Where are the Mules on MuleCam?
I hear it all the time. “If you call it MuleCam, where are the mules?”
The answer’s simple. I don’t have any right now – well, not any I’d trust to pull my wagon.
What about Woody?
It occurred to me that since he’d had already walked across America, he’d probably make a fine wagon-pulling mule. And he jumped too. That showed flexibility.
Woody the showjumping mule
In a moment of enthusiasm, I draped an old harness on him, hitched him to a log and as I stepped aboard, called to my buddy Alex, “Watch this!”
Woody bolted, flipped me off the log and galloped loose across Mel’s lawn, the log bouncing ever-higher and coming down ever-harder on his heels. That only fueled his flight, he wrapped the log around a fence post and ripped of most of his harness before he came to stop in his pasture. It took me the rest of the afternoon to find the hame-ball, that silver ball that goes on top of the harness. He’d thrown clear into another horse’s pasture.
Ok, he just needed a heavier load.
Figuring more weight might help, I hitched him to a quiet draft mule and hooked the team to a 600 pound wood sled. With a superior grin, I hopped onto the heavy conveyance and snickered “Ok, Woody boy. Let’s see you run off now.”
He squatted, lurched into his harness and the sled jumped forward. Then we settled into a steady walking pace.
Yes! I’d just found a mule to pull my wagon!
I steered the team down to Mel’s house for a good gloat. Mel was on the back porch. “Mel check this out!” I shouted and slid the sled to a stop next to her red sports car. “I think I’ve found Woody a new career as a pulling mule!”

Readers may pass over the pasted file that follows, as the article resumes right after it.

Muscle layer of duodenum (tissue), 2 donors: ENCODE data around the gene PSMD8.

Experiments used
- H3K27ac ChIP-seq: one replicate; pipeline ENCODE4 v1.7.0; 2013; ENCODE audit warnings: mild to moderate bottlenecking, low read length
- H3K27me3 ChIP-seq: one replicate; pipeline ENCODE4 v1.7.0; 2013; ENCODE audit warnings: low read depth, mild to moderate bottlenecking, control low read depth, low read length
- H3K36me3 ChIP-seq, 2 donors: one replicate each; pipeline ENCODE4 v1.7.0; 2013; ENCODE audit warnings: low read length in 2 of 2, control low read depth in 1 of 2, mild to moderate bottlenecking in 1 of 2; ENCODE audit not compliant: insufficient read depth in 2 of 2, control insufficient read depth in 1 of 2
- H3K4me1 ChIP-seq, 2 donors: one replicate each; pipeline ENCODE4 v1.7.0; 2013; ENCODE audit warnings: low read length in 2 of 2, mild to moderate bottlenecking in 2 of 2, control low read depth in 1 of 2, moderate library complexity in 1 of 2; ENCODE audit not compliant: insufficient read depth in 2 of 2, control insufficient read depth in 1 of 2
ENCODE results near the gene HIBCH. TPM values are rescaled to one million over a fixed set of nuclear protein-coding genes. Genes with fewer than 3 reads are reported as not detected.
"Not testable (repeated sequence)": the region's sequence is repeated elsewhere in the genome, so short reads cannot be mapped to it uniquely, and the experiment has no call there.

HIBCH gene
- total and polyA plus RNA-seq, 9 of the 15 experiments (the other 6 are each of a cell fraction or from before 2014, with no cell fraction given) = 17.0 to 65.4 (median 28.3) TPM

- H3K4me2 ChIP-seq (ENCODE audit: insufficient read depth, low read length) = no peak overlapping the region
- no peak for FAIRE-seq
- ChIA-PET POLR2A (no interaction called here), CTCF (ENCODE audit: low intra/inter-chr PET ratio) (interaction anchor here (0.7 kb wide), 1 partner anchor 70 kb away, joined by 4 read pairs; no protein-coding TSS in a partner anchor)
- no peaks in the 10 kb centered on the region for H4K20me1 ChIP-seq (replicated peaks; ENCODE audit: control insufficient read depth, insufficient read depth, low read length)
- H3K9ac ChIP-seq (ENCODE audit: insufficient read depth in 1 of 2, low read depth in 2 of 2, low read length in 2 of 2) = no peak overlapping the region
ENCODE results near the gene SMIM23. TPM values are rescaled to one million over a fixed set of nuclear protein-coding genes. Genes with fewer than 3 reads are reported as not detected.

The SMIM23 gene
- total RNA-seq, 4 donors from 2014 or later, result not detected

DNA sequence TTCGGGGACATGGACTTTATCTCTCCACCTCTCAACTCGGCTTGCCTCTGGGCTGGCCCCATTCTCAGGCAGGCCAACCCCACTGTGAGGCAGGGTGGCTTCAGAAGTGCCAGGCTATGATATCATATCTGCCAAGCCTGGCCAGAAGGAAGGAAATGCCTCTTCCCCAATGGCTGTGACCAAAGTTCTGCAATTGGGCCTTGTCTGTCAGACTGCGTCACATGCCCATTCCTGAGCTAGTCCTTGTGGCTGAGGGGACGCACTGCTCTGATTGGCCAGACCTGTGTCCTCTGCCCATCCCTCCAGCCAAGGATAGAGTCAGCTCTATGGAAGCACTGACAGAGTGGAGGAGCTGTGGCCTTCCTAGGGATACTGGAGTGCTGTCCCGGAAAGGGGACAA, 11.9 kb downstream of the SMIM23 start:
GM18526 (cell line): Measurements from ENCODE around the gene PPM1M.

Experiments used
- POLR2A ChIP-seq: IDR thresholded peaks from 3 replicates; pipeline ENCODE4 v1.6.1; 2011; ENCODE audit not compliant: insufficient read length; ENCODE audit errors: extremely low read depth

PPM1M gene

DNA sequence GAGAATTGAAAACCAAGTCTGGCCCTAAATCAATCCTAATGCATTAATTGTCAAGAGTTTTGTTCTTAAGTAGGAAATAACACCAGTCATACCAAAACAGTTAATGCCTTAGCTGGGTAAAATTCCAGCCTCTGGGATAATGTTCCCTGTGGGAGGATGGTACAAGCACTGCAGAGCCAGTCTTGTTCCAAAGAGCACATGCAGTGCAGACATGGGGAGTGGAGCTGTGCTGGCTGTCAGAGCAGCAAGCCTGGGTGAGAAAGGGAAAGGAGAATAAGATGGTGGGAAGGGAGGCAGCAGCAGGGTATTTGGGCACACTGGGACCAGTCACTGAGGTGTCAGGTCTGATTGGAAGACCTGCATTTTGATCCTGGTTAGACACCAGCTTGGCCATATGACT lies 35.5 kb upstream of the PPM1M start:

I stepped off the wagon to pet Woody. “Way to go old…” and before “boy” escaped my lips Woody bolted toward Mel’s car. With a rear Pegasus couldn’t match he cleared the roof with his chest and galloped down the driveway, the other mule and the 600 pound sled in tow.
“Woody! No!” was all I could get out and then I saw the vet at the clinic next door lead a sleek show-horse from his barn. “Loose mule!” I shouted just as Woody leveled out a dead run.
Just then Mel’s holly tree hove into view. Woody ran on one side of it, his teammate on the other, and the sled crashed square into the trunk. That brought the runaway to a dead stop and I could only wonder.
What would’ve happened if Woody had spooked with my wagon – the one with the MuleCam in it? Sure, it would’ve made a few fantastic shots. But the last one would be of the wagon on its side.
So I untangled Woody, the sled and the other mule and drove them back to the barn. Then I unharnessed both animals and swore never again to hitch the one I’d ridden across America.
That’s why you see barbecues and blue bottles on MuleCam. For now…
(Photos courtesy of Susan Edwards)